Story Crafting 101
My top salesperson is a swimming pig.
Got your attention, no?
First lines are important, and crafting compelling stories to sprinkle across your marketing strategy is even more essential. Paul Smith is a guru of carefully crafting stories for businesses. He believes that there are certain special attributes, six in fact, that distinguish a story from other mediums. And it’s important to know the difference.
Paul provides valuable insight as to why the element of surprise is useful, how storytelling helps customers remember information, and shares at least 25 types of stories that are helpful along different parts of the salesperson’s journey.
Paul illustrates that stories are truly needed throughout the sales process, saying, “I found that salespeople are effectively using stories throughout the entire sales process, not just the sales pitch. So that means everywhere from introducing themselves, to a new prospect, to building rapport with the buyer, to the main sales pitch itself, to handling objections, to closing the sale, even service after the sale.” From the first moment you interact with a potential customer to after your product or service is bought, story can drive successful customer interactions.
Oh, and Paul might just explain how a swimming pig sold him a photograph.
In This Episode
- Why it’s important to know what is a story and what’s not
- How to craft your stories around lessons to be more compelling to customers
- Why storytelling helps a listener remember facts and be motivated to action
- How to use upwards of 25 story types to infuse your sales technique with success
- Why stories help the buyer relax, listen, and bond with a salesperson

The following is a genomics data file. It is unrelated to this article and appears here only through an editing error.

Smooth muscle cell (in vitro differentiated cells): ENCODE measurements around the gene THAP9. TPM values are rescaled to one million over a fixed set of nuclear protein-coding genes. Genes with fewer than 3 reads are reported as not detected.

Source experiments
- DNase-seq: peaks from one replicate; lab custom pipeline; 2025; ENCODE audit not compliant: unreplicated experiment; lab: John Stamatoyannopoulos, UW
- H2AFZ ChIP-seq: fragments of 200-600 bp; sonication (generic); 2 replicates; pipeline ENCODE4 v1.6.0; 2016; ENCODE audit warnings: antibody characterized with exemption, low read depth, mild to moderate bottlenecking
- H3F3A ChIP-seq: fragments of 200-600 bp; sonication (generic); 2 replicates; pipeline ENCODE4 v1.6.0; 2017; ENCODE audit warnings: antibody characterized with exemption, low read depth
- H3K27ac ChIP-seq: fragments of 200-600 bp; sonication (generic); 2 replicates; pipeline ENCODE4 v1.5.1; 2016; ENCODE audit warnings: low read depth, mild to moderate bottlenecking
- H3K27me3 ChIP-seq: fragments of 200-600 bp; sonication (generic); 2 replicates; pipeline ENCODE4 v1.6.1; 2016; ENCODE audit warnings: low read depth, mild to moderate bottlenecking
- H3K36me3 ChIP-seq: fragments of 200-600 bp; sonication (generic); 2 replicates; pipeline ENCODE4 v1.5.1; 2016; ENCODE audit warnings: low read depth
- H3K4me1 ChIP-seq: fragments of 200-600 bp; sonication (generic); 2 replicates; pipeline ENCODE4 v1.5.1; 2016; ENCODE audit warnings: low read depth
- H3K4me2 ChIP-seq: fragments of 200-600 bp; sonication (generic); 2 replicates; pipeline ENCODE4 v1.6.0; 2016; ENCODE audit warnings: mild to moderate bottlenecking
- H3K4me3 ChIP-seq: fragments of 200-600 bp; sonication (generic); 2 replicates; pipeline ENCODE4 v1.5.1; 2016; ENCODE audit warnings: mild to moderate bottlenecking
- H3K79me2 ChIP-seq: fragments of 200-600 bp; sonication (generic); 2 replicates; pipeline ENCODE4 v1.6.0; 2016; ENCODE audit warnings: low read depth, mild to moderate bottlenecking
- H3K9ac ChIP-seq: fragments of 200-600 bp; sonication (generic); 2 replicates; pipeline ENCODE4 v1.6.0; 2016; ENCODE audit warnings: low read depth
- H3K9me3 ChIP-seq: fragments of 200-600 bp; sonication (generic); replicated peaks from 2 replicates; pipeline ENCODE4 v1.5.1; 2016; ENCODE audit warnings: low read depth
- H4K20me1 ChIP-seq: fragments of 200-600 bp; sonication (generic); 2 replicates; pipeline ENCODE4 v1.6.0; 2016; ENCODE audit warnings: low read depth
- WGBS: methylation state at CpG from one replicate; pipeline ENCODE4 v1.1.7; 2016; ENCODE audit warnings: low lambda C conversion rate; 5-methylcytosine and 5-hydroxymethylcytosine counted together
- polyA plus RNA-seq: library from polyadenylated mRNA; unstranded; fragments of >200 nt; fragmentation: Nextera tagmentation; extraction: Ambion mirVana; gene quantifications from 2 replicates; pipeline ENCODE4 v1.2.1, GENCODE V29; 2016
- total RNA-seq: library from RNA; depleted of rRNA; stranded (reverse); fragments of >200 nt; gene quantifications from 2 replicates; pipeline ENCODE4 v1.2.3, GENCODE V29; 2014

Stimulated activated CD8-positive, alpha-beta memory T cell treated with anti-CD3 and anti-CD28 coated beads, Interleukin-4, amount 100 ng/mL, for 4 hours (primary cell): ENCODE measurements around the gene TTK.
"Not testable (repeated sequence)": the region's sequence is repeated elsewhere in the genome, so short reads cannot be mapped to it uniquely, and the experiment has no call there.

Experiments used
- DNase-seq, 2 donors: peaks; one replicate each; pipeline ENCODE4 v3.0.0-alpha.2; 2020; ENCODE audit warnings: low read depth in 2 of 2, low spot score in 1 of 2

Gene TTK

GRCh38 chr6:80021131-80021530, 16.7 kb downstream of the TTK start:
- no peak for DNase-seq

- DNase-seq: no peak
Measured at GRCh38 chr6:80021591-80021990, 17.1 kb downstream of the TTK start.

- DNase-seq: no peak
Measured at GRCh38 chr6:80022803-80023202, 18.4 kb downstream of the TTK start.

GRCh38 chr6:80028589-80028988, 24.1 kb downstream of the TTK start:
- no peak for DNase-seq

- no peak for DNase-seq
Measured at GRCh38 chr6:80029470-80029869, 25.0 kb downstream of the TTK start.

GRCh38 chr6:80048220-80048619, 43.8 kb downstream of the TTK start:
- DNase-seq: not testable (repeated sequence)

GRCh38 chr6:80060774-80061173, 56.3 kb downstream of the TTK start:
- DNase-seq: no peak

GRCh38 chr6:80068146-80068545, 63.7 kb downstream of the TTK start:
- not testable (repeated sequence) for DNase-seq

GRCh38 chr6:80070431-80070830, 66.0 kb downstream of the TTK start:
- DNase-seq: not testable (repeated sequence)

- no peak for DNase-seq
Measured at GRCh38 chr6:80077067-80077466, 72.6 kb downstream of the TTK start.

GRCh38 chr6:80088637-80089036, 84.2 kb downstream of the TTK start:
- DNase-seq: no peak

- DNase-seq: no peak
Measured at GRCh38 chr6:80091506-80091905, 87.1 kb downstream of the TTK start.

- How to close a sale by using the right story and help your brand by building word-of-mouth
Quotes From This Episode
“When it’s time to tell a story, you need to at least know what the heck a story is, or there’s no way you’re going to tell a good one.” —@LeadWithAStory
“There’s all kind of research, cognitive science, that supports our need to share stories and draw meaning from them.” —@LeadWithAStory
“It might be a great sales pitch, but it’s not necessarily a great story.” —@LeadWithAStory
“I talk about crafting a story, not just making up a story or telling a story off the top of your head without thinking about it. You need to think about and craft out these stories.” —@LeadWithAStory
“Even in business stories or even in sales stories, the element of surprise is important, and not just for entertainment value. It actually serves a purpose, and that purpose is it gets your audience to remember the lesson at the end of your story.” —@LeadWithAStory
“Storytelling builds strong relationships and, especially for salespeople meeting that new potential buyer for the first time, you need to build relationships. Storytelling is the shortest distance between a stranger and a friend; it’s telling stories about yourself to other people.” —@LeadWithAStory
“The word-of-mouth value of a story is way better than a list of dry facts and arguments.” —@LeadWithAStory
- Paul Smith
- Paul Smith on Twitter, @LeadWithAStory
- “Sell with a Story: How to Capture Attention, Build Trust, and Close the Sale” by Paul Smith
- Chris Gug
- Lisa Krohn
- Robert McKee
- Executive Insight 16
- “The Hero’s Journey,” by Joseph Campbell
- “Your DIY Guide to Crafting and Telling Compelling Brand Stories that Sell,” by Park Howell